It would be interesting to take a suitable test image with the combination of camera and lens, Something that can show correction data quite well, and shoot a RAW image and a JPG at the same time.

    The JPG should be corrected by default. The RAW can be processed without any (official) correction. 

    How different do they look?

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  • CambsCreative

    There is only 'Generic' in my drop-down list on the latest Capture One, definitely no 'Manufacturer' option as well as the two aforementioned RF lenses missing. 

    I don't have test charts for showing up pincushioning (or whatever) effects of not having a lens profile applied to be able to compare a RAW to a JPEG image to see the differences and don't feel like spending the money on charts or time to do it to be honest. I feel this is a Capture One problem to solve, not mine, I'm the customer and am not being paid by Capture One to do this, it's the other way around, I'm paying them.

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  • Paweł Stelmach

    And canon has very few RF lenses, compared to other brands.

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  • SFA
    Top Commenter

    Yes, I noted the Generic only a few posts above. Hence my puzzlement. Perhaps Sergi could run a quick investigation with the developers.

    I don't think you need to go as far as test charts for a quick assessment. A brick wall would probably be enough to clearly identify any differences between the "corrected" jpg and a RAW image.

    Unless, of course, there is something really strange going on.

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  • CambsCreative

    Nothing strange going on SFA, just Capture One has no lens profiles for these lenses, that's it. Again, brick wall, I'm not being paid to fix C1 software.

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  • Sergi Salillas
    Admin

    Hello, It is possible to use the powerful and precise lens correction tools in Capture One to work with a Generic or Manufacturer profile. Manufacturer will not appear if Capture One has not received from the camera Manufacturer: Working with an unlisted lens profile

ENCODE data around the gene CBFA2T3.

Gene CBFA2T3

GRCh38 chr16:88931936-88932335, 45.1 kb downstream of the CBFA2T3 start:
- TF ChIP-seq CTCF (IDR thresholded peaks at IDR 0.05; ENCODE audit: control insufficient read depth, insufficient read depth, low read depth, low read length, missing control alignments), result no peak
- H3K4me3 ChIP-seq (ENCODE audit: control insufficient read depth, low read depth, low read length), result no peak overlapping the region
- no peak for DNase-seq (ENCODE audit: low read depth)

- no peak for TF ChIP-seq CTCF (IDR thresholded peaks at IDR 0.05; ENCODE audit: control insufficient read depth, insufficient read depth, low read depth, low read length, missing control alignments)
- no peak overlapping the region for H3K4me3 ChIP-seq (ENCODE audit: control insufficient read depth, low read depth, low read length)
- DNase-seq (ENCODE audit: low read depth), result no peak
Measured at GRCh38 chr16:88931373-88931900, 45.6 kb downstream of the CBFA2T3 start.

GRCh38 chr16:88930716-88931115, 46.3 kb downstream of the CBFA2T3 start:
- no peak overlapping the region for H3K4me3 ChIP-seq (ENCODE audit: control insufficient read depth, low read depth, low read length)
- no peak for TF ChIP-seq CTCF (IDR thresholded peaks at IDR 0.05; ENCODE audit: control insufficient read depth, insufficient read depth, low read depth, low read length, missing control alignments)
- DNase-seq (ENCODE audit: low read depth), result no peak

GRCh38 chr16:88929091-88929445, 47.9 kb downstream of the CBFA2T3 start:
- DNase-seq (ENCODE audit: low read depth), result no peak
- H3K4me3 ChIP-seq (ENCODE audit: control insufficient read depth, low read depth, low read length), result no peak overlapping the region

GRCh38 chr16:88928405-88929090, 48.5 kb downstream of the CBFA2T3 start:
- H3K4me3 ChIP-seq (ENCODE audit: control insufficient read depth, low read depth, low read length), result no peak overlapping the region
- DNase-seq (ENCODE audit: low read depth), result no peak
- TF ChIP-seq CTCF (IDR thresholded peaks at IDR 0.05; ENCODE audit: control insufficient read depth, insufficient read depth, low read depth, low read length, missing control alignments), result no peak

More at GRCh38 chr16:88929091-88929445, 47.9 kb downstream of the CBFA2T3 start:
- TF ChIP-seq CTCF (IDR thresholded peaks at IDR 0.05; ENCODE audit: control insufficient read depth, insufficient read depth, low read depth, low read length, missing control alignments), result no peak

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  • SFA
    Top Commenter

    CambsCreative

    What I mean by "strange" is that I would expect that Canon has a profile for the lens adjustments built into either the lens or the camera. The lens would make more sense generally BUT, if I understand things correctly, since Canon has not been permitting 3rd party manufacturers to create RF lenses, they could simply keep their own profiles in camera and/or in their EOS Utility application.

    Now, having read what seems to be a relevant section of the R6 camera manual, it seems that the individual adjustments offered for the lenses can be turned off in the camera settings. In the case of some of the settings there are multiple option for an "on" status.

    Presumably of the settings (or maybe just one of them?) is set to "Off" it may be that the way C1 might access such settings is disabled and no adjustment values are loaded. In which case no "Manufacturer Profile" might be offered for the images where the data is not present.

    I'm guessing here. If I had a relevant camera I would test the theory, but I don't. 

    However, in my reading and understanding of the manual sections related to lens correction adjustments (which do not really cover what might happen outside the Canon environment. Hardly surprising.)  and take into account Sergi's recent post here, there seems to be a good reason for checking that the correction values for the specific problem lens(es) are not turned off in camera.

    If they are ON, and based on the expectation of C1 that they would be used if available, then it would seem that there is some sort of mis-match between C1 and the Canon data.

    As for a specific C1 profile for the lenses, I read a review of the lens (from a source I have respect for from past reviews over the years) which suggests that there is very little additional adjustment that could be provided and would make any noticeable difference. They were more or less saying that it would probably not be worth creating a different profile in most use cases, even though their test used RAW files with Canon's adjustments turned off.

    My own experiences with L lenses (EF mounts) suggests much the same. The C1 profiles do indeed make changes that are visible but whether they are notable and vital in general use is a matter of opinion. The lenses I have could probably live very happily without them.